Writing For e-Learning. It’s a Skill.

Keep it simple

When you read other people’s words out loud for a living, you quickly begin to understand that what works on a page doesn’t always sound brilliant to the ear. Writing for spoken word is a tricky one, and it’s a skill that doesn’t come naturally to everyone. There are some words that trip up voiceover artists ALL THE TIME. Digital. Industrial estate. Swimming pool. Pneumonoultramicroscopicsilicovolcanoconiosis.


Writing for e-learning can usually be kept fairly conversational, but sometimes a more formal approach is needed, depending on your audience. A good voiceover can make sense of any script (within reason), and will know when a script calls for a bit of a smile behind the delivery, and when it’s best to be kept completely flat. Either way, some words just don’t add anything – in fact, they can make the whole thing sound clumsy. When you’re writing things down, it’s best to avoid these commonly-used but pointless words to allow the script to flow as fluently as possible.


“Before we commence this course…” – The only time you’d ever hear anyone say the word “commence” out loud is following the words “let battle”. Don’t do it.


“Please wait whilst we move to the next screen…” – Again, “whilst” is archaic. Some people think it looks good written down, but nobody actually says it. “Please hold my drink whilst I nip to the loo.” Nope.


“For further information, ask your line manager to speak to yourself…” – It’s “you”, not “yourself”. Pet hate. Stop it. (And while I’m at it, the same applies to “myself” too.)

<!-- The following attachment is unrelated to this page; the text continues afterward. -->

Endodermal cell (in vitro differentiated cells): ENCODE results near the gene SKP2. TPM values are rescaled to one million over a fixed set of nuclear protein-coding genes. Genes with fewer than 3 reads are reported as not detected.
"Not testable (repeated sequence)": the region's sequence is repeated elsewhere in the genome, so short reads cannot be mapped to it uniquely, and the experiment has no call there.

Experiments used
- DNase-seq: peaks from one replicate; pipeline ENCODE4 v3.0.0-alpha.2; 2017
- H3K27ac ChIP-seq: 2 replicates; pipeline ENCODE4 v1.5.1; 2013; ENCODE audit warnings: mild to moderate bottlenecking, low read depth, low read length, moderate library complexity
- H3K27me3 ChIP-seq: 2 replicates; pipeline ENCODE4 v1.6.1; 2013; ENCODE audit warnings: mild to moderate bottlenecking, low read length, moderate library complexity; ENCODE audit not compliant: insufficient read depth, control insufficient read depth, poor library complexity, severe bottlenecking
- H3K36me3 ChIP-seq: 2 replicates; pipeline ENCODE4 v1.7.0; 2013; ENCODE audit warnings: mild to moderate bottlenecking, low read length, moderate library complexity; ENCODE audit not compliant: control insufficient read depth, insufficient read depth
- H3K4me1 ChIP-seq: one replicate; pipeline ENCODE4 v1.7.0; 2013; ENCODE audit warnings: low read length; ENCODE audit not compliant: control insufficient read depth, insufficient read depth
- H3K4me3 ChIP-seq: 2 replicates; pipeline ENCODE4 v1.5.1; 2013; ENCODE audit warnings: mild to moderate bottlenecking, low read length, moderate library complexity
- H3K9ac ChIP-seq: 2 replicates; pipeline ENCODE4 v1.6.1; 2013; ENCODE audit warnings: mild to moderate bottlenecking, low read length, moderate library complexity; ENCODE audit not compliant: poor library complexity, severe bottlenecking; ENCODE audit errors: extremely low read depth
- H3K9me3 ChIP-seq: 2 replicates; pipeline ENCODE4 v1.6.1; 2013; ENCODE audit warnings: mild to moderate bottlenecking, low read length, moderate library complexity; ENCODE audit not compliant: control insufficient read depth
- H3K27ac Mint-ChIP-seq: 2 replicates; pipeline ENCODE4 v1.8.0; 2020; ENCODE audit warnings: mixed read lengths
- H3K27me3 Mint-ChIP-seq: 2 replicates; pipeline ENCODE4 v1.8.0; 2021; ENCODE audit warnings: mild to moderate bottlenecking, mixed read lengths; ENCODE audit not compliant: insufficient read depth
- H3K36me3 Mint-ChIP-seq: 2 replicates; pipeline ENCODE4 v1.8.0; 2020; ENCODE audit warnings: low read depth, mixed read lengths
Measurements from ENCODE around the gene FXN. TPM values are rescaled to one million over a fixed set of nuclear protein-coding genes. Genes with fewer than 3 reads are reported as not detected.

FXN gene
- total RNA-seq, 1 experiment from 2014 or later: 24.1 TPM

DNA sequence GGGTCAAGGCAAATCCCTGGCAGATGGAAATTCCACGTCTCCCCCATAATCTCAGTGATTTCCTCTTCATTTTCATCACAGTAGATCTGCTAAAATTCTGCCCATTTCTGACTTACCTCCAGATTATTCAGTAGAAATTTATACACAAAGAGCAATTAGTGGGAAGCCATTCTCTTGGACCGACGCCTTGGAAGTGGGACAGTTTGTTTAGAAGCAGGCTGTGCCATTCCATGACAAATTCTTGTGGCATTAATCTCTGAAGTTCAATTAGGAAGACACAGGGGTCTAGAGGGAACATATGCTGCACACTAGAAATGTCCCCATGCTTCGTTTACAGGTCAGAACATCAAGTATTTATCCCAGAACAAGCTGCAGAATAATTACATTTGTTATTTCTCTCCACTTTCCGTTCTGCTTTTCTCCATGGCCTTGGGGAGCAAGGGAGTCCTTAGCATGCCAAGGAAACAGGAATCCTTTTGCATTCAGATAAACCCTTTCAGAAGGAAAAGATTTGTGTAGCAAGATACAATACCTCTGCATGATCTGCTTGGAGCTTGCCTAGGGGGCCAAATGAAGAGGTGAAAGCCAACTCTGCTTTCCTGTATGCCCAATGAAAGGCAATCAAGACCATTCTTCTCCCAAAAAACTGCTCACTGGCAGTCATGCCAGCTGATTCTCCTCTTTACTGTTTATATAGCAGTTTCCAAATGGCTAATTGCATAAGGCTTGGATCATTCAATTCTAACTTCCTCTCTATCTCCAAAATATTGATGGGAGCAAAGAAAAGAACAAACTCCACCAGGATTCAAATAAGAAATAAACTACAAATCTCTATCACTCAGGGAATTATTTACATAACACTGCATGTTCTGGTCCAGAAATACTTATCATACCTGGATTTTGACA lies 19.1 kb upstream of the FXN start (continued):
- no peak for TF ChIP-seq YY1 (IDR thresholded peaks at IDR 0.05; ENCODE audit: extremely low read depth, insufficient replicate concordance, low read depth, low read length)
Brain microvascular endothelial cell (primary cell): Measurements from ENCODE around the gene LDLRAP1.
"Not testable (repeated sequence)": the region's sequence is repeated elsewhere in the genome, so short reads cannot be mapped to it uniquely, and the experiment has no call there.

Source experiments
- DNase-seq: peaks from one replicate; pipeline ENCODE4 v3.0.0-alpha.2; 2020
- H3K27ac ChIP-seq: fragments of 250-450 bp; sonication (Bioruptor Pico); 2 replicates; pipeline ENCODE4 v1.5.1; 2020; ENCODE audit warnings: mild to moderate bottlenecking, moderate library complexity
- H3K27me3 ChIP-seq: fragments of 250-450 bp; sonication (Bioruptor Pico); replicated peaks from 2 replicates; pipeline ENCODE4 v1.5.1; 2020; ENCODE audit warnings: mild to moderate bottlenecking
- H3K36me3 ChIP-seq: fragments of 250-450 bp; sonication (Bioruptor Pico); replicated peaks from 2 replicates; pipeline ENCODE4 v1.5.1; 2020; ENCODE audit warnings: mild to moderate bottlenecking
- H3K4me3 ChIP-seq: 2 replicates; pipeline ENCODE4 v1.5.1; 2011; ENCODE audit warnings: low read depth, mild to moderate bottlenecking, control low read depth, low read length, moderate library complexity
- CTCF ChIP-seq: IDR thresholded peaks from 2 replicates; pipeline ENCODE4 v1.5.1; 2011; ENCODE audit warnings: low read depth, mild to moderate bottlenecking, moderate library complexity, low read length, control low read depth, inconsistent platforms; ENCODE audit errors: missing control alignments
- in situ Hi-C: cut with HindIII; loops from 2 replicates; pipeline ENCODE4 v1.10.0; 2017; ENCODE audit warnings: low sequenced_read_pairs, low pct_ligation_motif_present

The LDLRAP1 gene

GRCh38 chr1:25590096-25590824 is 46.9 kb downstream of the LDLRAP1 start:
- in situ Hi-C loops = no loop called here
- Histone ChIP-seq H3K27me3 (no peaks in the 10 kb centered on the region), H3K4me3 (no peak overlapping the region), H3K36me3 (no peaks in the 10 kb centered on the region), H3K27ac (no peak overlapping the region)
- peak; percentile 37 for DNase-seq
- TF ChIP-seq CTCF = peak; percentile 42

Punctuation. Using a comma or a full stop here and there can really help us to know exactly what you mean. It might sound dramatic, but seriously – if you’re carefully explaining how quickly your workforce might expire if they breathe in nitrogen, then some poorly-placed punctuation in a list of dos and don’ts could be the difference between life and death. Of course, at eLearningVoices we know our stuff (and will always give retakes, suggest alternatives, or ask for clarification if we’re not sure) but, ultimately, the script needs to be as clear and as accurate as you can make it. When we read out loud, we will always leave plenty of natural pauses, so feel free to throw in even more punctuation than you think is necessary.


If in doubt, keep it simple. It may be that not everyone who’s working through your e-learning course has English as their first language, but it can be hard to write with that in mind without sounding patronising. In our experience, keeping a script as simple and straightforward as possible, in the plainest English, is key. You can then choose any voiceover artist from our team, with the assurance that each one is experienced enough to bring your words to life.